We now believe that the issue of failure of the embolization procedure must be part of the consent. Although all of the treatments in current practice allow some relief to patients with HTT with GI hemorrhage, no treatment allows for a definitive cure in most patients. [12]

Retrospectively, in our view, use of larger PVA particles for embolization would have been better choice to reduce perfusion pressure in the AVF and to get better results and short-term benefit rather than proximal arterial coil embolization.

Even though our patient with GI hemorrhage required subsequent surgical therapy, we feel that endovascular therapy still has a role in HHT-related gastrointestinal hemorrhage. It may also be done in cases of acute intractable GI hemorrhage, for instance to create the opportunity for surgical intervention. Further evaluations are needed to evaluate the role of endovascular embolization for GI hemorrhage in HTT.

  References Top

1.Ianora AA, Memeo M, Sabba C, Cirulli A, Rotondo A, Angelelli G. Hereditary hemorrhagic telangiectasia: Multi-detector row helical CT assessment of hepatic involvement. Radiology 2004;230:250-9.  Back to cited text no. 1
2.Brusgaard K, Kjeldsen AD, Poulsen L, Moss H, Vase P, Rasmussen K, et al. Mutations in endoglin and in activin receptor-like kinase 1 among Danish patients with hereditary haemorrhagic telangiectasia. Clin Genet 2004;66:556-61.  Back to cited text no. 2
3.Andersen PE, Kjeldsen AD. Interventional treatment of pulmonary arteriovenous malformations. World J Radiol 2010;2:339-44.  Back to cited text no. 3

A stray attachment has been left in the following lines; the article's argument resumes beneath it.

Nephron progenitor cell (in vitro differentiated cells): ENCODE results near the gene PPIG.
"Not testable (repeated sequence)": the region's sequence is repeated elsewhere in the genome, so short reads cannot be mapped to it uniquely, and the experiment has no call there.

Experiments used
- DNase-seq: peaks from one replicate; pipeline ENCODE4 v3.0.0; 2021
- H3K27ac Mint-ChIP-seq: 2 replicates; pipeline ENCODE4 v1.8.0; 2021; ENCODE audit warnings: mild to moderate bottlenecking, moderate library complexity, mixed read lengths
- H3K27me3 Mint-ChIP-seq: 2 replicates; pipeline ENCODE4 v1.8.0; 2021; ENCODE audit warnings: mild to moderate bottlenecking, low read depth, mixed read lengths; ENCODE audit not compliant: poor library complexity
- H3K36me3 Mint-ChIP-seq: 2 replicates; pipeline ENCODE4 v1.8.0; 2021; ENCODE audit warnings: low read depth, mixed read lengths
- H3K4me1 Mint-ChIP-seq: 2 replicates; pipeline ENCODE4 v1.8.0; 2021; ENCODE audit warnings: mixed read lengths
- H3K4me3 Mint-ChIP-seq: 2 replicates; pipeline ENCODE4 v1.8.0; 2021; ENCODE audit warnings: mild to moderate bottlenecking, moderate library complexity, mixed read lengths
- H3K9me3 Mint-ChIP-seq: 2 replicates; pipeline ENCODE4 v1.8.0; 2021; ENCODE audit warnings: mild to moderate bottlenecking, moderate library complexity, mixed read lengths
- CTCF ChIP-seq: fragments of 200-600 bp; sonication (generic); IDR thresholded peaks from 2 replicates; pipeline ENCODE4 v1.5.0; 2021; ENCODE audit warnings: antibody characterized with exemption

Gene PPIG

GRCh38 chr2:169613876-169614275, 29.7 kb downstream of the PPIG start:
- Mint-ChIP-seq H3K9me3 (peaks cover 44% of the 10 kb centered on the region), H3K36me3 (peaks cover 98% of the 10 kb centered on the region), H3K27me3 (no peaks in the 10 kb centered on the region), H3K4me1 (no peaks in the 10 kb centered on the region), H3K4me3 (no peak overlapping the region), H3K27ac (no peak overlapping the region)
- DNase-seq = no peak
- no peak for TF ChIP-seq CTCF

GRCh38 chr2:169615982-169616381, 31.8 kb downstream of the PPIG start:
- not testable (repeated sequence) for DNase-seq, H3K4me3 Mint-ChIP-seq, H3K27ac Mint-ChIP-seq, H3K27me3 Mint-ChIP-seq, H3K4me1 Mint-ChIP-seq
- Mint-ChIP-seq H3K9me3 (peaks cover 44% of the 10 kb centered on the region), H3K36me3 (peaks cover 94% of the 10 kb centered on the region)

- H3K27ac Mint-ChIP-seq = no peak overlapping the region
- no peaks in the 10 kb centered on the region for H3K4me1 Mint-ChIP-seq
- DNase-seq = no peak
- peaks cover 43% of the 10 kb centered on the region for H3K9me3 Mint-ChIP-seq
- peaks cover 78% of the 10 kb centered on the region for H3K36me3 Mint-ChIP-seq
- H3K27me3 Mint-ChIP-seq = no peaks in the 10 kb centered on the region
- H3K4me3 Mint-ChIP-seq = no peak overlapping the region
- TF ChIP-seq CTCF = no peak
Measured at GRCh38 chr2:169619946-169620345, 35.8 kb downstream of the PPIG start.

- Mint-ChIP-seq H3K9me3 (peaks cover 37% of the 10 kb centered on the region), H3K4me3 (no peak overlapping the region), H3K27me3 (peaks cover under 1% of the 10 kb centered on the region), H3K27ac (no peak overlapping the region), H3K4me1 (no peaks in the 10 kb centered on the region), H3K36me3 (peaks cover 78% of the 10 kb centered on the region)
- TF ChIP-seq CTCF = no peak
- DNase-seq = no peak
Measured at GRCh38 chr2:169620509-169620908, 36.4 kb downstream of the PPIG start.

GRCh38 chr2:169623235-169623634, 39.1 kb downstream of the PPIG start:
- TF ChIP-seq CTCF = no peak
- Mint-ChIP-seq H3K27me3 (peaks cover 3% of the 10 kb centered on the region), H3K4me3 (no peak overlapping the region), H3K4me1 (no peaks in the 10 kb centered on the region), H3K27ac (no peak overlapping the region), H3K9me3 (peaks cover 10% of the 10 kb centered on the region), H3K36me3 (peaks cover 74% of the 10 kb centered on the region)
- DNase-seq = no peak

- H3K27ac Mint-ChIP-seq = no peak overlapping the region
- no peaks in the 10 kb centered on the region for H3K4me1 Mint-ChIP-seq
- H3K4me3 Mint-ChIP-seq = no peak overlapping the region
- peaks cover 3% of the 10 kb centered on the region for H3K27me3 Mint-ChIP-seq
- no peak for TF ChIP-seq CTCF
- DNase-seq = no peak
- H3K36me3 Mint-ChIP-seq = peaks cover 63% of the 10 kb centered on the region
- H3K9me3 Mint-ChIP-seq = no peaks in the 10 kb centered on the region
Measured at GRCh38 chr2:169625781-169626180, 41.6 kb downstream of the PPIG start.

4.Lawrence JB. Vascular disorders of the intestine. In: Bennett JC, Plum F, editors. Cecil Textbook of Medicine. 20 th ed. Philadelphia: WB Saunders; 1996. p. 720-21.  Back to cited text no. 4
5.Govani FS, Shovlin CL. Hereditary haemorrhagic telangiectasia: A clinical and scientific review. Eur J Hum Genet 2009;17:860-71.  Back to cited text no. 5
6.Begbie ME, Wallace GM, Shovlin CL. Hereditary haemorrhagic telangiectasia (Osler-Weber-Rendu syndrome): A view from the 21 st century. Postgrad Med J 2003;79:18-24.  Back to cited text no. 6
7.Alan EG, Douglas AM, Robert IW. Hereditary hemorrhagic telangiectasia. N Engl J Med 1995;333:918-24.  Back to cited text no. 7
8.Reilly PJ, Nostrant TT. Clinical manifestations of hereditary hemorrhagic telangiectasis. Am J Gastroenterol 1984;79:363-7.  Back to cited text no. 8
9.Wu JS, Saluja S, Garcia-Tsao G, Chong A, Henderson KJ, White RI Jr. Liver involvement in hereditary hemorrhagic telangiectasia: CT and clinical findings do not correlate in symptomatic patients. AJR Am J Roentgenol 2006;187:W399-405.  Back to cited text no. 9
10.McInroy B, Zajko AB, Pinna AD. Biliary necrosis due to hepatic involvement with hereditary hemorrhagic telangiectasia. AJR Am J Roentgenol 1998;170:413-5.  Back to cited text no. 10
11.Buscarini E, Buscarini L, Civardi G, Arruzzoli S, Bossalini G, Piantanida M. Hepatic vascular malformations in hereditary hemorrhagic telangiectasia: Imaging findings. AJR Am J Roentgenol 1994;163:1105-10.  Back to cited text no. 11
12.Chavan A, Galanski M, Wagner S, Caselitz M, Schlitt HJ, Gratz MF, et al. Hereditary hemorrhagic telangiectasia: Effective protocol for embolization of hepatic vascular malformations-experience in five patients. Radiology 1998;209:735-9.  Back to cited text no. 12
13.Gallitelli M, Pasculli G, Fiore T, Carella A, Sabbà C. Emergencies in hereditary haemorrhagic telangiectasia. Q J Med 2006;99:15-22.  Back to cited text no. 13
14.Tariq SH, Mekhjian G. Gastrointestinal bleeding in older adults. Clin Geriatr Med 2007;23:769-84.  Back to cited text no. 14


  [Figure 1], [Figure 2], [Figure 3], [Figure 4]